Do serious subjects always need to be tackled so… seriously? After a year of sombre, piano-laden, Zoom-footage-infused advertising, we think not.
Our job in the Creative department is to win attention, not beat people over the head with their problems.
It’s the job of the creative to help people escape and to imagine something better. And sometimes, when the stars align, it’s done best using humour.
Take gambling addiction for example (eesh). A campaign that’s stood out for me in recent months is one by M&C Saatchi for charity GambleAware, entitled Tap Out to Avoid Bet Regret.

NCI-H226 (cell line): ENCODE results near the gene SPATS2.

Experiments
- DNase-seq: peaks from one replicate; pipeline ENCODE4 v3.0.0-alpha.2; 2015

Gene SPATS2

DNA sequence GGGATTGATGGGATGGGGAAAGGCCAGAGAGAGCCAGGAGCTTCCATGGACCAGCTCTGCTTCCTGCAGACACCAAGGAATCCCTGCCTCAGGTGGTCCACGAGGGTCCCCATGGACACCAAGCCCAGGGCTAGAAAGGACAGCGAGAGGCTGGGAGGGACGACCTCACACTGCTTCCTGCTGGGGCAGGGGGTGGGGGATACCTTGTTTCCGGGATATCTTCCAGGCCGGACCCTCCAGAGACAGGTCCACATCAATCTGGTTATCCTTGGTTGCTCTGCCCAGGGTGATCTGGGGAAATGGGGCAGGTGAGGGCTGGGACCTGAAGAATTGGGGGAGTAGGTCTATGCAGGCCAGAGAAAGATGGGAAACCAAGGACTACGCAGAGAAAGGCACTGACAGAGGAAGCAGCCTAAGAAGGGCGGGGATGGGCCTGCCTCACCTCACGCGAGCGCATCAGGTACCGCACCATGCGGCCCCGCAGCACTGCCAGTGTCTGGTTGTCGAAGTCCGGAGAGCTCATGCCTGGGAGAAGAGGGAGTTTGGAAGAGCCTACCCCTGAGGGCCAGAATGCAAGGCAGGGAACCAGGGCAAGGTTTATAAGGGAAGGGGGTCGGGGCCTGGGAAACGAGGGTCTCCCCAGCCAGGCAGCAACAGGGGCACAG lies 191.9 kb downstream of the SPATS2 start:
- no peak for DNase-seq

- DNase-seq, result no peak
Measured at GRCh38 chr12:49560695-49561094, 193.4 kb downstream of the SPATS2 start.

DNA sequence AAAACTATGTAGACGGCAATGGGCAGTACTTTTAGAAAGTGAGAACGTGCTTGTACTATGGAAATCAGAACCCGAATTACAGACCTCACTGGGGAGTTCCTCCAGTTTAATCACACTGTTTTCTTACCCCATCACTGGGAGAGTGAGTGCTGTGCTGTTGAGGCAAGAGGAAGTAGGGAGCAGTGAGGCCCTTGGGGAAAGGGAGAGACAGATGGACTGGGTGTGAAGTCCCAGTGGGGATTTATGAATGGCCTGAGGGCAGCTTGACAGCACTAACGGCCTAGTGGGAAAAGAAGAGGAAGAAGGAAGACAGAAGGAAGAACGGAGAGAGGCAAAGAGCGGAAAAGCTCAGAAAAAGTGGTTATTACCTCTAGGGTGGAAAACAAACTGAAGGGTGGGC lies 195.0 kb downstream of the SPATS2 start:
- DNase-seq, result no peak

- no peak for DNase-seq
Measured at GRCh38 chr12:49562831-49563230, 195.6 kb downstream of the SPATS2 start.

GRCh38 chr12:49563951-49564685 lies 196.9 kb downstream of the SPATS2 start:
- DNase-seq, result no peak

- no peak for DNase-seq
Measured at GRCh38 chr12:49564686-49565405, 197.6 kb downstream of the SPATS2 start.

In a series of wickedly funny videos that combine the mundane and the bizarre, a pro wrestler clotheslines and bodyslams betters, encouraging them to tap out and stop chasing losses.
Men are seven and a half times more likely to fall into gambling addiction than any other gender, and worryingly, it’s estimated that over half aren’t getting the help they need.
Here, humour is used to diffuse a pretty serious issue. The charity knows their audience, and that the creative will be placed in a sea of betting ads during sports broadcasts.
They use an exaggerated depiction of masculinity to reinforce the ridiculousness of such a habit, and use clear calls to action to inspire inaction. Which is smart.
So maybe beating people over the head with their problems is fine, as long as it’s done by a professional? And with humour.
If you know your audience well, and you think that something lighter in tone will resonate when discussing more serious issues, by all means be sensitive, but be brave too. Be funny.
We’re all due a chuckle.